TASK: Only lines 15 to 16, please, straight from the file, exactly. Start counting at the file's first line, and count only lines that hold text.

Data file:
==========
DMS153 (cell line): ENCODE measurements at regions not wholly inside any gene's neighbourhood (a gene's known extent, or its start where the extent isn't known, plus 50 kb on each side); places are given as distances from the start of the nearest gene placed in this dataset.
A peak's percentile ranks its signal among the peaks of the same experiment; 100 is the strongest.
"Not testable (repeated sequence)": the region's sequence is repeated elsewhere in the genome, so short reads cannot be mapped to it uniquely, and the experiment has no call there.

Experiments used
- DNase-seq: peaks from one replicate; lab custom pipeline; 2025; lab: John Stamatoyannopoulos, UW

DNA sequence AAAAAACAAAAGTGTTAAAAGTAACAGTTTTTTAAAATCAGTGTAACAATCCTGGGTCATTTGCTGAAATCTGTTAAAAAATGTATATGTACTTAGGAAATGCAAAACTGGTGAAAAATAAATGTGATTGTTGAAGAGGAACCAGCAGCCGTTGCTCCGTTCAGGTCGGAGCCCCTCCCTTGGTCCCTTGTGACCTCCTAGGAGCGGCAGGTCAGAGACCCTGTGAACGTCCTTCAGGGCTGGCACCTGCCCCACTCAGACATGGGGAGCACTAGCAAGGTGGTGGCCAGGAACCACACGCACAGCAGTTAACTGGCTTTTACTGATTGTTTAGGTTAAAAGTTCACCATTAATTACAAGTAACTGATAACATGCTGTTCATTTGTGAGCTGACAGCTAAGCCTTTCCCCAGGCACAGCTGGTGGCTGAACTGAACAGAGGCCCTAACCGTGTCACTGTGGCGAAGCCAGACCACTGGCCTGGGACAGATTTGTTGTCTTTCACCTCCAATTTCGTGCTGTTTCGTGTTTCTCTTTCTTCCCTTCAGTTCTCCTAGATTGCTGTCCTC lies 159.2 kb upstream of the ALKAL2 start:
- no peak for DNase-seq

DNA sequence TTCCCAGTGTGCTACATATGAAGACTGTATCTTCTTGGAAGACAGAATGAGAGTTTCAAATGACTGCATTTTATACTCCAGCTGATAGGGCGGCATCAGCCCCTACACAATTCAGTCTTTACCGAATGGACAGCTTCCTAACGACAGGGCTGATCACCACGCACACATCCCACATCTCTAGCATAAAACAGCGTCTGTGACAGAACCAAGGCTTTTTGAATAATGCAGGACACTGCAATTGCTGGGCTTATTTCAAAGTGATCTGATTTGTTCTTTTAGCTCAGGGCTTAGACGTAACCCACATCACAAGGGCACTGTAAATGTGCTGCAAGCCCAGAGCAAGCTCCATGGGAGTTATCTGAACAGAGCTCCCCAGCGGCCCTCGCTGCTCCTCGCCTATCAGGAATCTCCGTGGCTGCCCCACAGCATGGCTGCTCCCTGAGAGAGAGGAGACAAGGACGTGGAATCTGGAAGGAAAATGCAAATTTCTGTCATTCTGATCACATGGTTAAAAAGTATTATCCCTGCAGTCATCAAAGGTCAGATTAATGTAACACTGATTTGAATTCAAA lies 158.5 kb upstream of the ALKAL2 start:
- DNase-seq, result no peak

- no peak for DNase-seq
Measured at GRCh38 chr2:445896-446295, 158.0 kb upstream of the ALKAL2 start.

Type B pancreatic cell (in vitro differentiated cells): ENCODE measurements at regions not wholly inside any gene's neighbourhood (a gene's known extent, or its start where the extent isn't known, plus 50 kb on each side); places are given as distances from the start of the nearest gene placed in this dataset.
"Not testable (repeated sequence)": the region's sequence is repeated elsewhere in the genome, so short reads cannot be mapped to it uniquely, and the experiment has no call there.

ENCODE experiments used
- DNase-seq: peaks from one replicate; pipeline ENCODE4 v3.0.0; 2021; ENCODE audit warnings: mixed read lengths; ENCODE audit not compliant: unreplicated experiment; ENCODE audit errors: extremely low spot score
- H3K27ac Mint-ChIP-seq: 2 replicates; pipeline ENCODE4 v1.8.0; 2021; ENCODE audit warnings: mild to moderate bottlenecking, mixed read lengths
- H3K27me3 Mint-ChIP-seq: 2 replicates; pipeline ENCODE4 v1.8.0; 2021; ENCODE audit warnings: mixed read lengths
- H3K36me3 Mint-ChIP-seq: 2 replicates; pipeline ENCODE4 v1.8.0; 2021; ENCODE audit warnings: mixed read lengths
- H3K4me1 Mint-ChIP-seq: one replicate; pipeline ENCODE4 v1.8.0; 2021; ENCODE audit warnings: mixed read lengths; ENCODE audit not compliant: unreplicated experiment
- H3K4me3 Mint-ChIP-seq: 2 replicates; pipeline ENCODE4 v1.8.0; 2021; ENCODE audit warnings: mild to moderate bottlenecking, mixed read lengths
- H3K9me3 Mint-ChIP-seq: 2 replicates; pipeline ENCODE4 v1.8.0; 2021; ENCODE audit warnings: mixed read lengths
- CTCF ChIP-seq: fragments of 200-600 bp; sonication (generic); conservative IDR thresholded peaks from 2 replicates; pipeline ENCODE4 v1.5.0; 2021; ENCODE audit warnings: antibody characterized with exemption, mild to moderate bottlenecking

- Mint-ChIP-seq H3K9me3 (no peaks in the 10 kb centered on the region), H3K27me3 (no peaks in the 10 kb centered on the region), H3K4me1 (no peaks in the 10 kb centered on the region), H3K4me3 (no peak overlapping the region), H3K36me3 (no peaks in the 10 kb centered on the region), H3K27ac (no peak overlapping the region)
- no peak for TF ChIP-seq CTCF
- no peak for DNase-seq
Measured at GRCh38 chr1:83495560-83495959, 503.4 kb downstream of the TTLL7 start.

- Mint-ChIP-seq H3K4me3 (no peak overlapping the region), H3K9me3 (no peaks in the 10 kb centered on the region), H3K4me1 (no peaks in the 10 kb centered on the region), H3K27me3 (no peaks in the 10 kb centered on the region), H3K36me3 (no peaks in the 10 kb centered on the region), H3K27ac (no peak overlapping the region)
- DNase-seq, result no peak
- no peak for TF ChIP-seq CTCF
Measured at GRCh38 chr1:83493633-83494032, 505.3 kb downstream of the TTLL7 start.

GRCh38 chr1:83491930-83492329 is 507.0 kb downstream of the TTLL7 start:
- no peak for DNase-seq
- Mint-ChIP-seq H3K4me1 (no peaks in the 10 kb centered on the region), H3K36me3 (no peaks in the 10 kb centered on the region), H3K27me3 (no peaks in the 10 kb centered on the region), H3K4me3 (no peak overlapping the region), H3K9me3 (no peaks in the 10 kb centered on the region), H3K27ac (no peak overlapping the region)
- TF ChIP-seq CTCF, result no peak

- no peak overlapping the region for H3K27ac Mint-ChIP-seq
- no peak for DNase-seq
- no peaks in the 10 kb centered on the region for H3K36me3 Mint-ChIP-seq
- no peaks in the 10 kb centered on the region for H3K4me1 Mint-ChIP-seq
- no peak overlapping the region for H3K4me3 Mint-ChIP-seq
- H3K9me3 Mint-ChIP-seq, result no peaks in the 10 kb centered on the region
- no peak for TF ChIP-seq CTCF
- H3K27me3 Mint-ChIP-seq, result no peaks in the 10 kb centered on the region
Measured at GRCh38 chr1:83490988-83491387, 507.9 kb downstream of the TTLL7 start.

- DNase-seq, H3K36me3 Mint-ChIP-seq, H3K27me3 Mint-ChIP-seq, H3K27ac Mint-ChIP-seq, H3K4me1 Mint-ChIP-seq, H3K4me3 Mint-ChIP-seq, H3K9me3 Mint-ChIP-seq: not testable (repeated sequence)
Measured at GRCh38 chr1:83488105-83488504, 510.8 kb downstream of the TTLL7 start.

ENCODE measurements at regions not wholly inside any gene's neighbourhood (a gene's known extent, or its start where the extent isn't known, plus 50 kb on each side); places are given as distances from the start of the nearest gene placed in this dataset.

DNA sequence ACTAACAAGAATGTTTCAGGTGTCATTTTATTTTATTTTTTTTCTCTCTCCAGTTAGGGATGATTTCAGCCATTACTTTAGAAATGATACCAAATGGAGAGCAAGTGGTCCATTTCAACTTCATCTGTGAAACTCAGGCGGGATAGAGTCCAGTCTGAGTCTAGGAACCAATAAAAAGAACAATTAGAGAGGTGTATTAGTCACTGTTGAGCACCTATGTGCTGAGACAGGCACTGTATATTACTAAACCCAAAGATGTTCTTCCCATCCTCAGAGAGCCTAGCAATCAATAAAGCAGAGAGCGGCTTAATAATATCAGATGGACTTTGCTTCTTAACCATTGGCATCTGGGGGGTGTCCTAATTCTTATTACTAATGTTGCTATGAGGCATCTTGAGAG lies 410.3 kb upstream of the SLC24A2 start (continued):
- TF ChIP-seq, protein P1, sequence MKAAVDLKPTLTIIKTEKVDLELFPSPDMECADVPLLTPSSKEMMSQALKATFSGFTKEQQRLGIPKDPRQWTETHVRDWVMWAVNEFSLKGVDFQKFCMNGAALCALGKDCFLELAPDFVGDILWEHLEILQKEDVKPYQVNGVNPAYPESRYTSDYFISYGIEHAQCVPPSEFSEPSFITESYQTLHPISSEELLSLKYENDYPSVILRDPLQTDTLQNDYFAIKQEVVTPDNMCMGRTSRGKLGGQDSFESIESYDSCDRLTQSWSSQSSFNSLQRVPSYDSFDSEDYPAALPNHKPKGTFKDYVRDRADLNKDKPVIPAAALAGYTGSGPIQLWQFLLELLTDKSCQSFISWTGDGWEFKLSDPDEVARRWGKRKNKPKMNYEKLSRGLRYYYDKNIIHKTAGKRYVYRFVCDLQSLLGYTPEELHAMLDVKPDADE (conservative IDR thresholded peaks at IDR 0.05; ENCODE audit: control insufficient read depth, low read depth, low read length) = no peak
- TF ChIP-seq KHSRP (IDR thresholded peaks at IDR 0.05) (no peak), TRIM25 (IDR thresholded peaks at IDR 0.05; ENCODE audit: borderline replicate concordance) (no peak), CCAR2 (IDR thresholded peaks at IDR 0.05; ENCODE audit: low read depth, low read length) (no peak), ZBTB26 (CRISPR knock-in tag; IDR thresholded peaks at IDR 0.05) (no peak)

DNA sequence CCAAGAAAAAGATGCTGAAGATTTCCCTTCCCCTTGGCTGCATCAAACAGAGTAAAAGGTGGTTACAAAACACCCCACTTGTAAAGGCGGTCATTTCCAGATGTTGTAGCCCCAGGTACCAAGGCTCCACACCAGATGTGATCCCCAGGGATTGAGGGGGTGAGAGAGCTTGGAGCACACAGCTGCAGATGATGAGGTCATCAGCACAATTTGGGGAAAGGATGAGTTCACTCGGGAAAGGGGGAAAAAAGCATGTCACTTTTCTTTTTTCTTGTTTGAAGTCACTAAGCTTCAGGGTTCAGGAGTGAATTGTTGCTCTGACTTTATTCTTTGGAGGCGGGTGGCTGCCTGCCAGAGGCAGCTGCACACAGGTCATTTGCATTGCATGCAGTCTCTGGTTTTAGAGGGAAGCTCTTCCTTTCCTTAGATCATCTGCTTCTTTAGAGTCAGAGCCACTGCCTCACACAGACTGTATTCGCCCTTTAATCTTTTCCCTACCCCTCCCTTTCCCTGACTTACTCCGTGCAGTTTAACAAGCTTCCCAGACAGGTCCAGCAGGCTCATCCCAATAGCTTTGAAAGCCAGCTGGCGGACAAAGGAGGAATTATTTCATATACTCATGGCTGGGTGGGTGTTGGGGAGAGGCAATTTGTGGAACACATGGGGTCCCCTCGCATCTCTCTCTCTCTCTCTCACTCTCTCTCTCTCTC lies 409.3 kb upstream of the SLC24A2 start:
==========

- DNase-seq: peaks from one replicate; pipeline ENCODE4 v3.0.0; 2021; ENCODE audit warnings: mixed read lengths; ENCODE audit not compliant: unreplicated experiment; ENCODE audit errors: extremely low spot score
- H3K27ac Mint-ChIP-seq: 2 replicates; pipeline ENCODE4 v1.8.0; 2021; ENCODE audit warnings: mild to moderate bottlenecking, mixed read lengths